Included in all categories in the above table except for Investment funds are investments for which ACE will never have the contractual option to redeem but receives distributions based on the liquidation of the underlying assets. Included in the "Expected Liquidation Period" column above is the range in years over which ACE expects the majority of underlying assets in the respective categories to be liquidated. Further, for all categories except for Investment funds, ACE does not have the ability to sell or transfer the investments without the consent from the general partner of individual funds.

Financial

Financial consists of investments in private equity funds targeting financial services companies such as financial institutions and insurance services around the world.

Real estate

Real estate consists of investments in private equity funds targeting global distress opportunities, value added U.S. properties, and global mezzanine debt securities in the commercial real estate market.

 

Distressed

Distressed consists of investments in private equity funds targeting distressed debt/credit and equity opportunities in the U.S.

Mezzanine

Mezzanine consists of investments in private equity funds targeting private mezzanine debt of large-cap and mid-cap companies in the U.S. and worldwide.

Traditional

Traditional consists of investments in private equity funds employing traditional private equity investment strategies such as buyout and venture with different geographical focuses including Brazil, Asia, Europe, and the U.S.

Vintage

Vintage consists of investments in private equity funds made before 2002 and where the funds' commitment periods had already expired.

Investment funds

ACE's investment funds employ various investment strategies such as long/short equity and arbitrage/distressed. Included in this category are investments for which ACE has the option to redeem at agreed upon value as described in each investment fund's subscription agreement. Depending on the terms of the various subscription agreements, investment fund investments may be redeemed monthly, quarterly, semi-annually, or annually. If ACE wishes to redeem an investment fund investment, it must first determine if the investment fund is still in a lock-up period (a time when ACE cannot redeem its investment so that the investment fund manager has time to build the portfolio). If the investment fund is no longer in its lock-up period, ACE must then notify the investment fund manager of its intention to redeem by the notification date prescribed by the subscription agreement. Subsequent to notification, the investment fund can redeem ACE's investment within several months of the notification. Notice periods for redemption of the investment funds range between 5 and 120 days. ACE can redeem its investment funds without consent from the investment fund managers.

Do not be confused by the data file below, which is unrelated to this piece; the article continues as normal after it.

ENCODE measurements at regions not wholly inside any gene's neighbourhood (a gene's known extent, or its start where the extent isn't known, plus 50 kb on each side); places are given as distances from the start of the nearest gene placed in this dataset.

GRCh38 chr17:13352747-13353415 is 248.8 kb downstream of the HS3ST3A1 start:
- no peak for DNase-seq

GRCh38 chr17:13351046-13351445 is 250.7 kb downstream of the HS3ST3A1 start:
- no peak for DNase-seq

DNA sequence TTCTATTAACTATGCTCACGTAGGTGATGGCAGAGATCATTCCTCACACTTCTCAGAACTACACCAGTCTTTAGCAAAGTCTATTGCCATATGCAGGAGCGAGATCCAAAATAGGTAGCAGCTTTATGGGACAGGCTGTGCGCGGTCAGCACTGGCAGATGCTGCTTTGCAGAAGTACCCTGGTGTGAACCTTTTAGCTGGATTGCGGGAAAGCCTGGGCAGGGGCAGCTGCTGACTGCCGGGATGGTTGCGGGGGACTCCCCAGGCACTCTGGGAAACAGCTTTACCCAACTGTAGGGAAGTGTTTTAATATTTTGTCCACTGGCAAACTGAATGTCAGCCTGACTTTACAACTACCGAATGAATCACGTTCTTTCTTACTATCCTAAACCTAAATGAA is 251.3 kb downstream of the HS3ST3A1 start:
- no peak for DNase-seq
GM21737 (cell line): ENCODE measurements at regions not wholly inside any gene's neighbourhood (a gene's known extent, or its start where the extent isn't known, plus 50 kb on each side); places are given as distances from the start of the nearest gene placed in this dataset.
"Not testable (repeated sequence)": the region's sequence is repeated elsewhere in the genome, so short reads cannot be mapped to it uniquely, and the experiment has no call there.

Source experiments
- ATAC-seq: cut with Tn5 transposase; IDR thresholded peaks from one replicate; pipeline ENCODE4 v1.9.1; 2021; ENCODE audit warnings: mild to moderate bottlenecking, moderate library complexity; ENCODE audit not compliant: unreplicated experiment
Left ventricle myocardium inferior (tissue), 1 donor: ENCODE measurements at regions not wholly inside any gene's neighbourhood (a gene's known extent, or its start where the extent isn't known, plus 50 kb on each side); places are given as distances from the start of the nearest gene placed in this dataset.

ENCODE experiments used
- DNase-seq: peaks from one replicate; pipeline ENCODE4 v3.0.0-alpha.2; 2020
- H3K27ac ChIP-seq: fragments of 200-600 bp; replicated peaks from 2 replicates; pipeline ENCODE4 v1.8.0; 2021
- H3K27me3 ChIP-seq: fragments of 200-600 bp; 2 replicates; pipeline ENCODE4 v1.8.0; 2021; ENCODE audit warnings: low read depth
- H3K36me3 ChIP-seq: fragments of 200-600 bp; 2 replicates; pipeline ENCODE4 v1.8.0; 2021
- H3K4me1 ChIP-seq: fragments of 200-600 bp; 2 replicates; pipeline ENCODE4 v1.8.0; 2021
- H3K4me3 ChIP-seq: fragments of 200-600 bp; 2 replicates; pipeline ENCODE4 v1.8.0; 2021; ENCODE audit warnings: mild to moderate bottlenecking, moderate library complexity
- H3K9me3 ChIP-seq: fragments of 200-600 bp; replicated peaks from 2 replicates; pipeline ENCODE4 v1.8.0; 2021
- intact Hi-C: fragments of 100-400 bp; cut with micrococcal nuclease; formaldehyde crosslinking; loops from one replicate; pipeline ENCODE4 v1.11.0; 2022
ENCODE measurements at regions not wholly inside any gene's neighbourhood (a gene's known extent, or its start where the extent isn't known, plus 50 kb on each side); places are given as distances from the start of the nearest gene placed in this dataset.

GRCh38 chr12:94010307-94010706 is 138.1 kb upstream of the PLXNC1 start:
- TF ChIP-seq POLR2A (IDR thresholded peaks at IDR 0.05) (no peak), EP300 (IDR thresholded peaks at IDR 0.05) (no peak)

Level 3 financial instruments

The following tables present a reconciliation of the beginning and ending balances of financial instruments measured at fair value using significant unobservable inputs (Level 3):

 

b) Financial instruments disclosed, but not carried, at fair value

ACE uses various financial instruments in the normal course of its business. Our insurance contracts are excluded from fair value of financial instruments accounting guidance, and therefore excluded from the discussion below.

The carrying values of cash, other assets, other liabilities, and other financial instruments not included below approximated their fair values.

Investments in partially-owned insurance companies

Fair values for investments in partially-owned insurance companies are based on ACE's share of the net assets based on the financial statements provided by those companies.

Short- and long-term debt and trust preferred securities

Where practical, fair values for short-term debt, long-term debt, and trust preferred securities are estimated using discounted cash flow calculations based principally on observable inputs including incremental borrowing rates, which reflect ACE's credit rating, for similar types of borrowings with maturities consistent with those remaining for the debt being valued.

The following table presents carrying values and fair values of financial instruments not measured at fair value: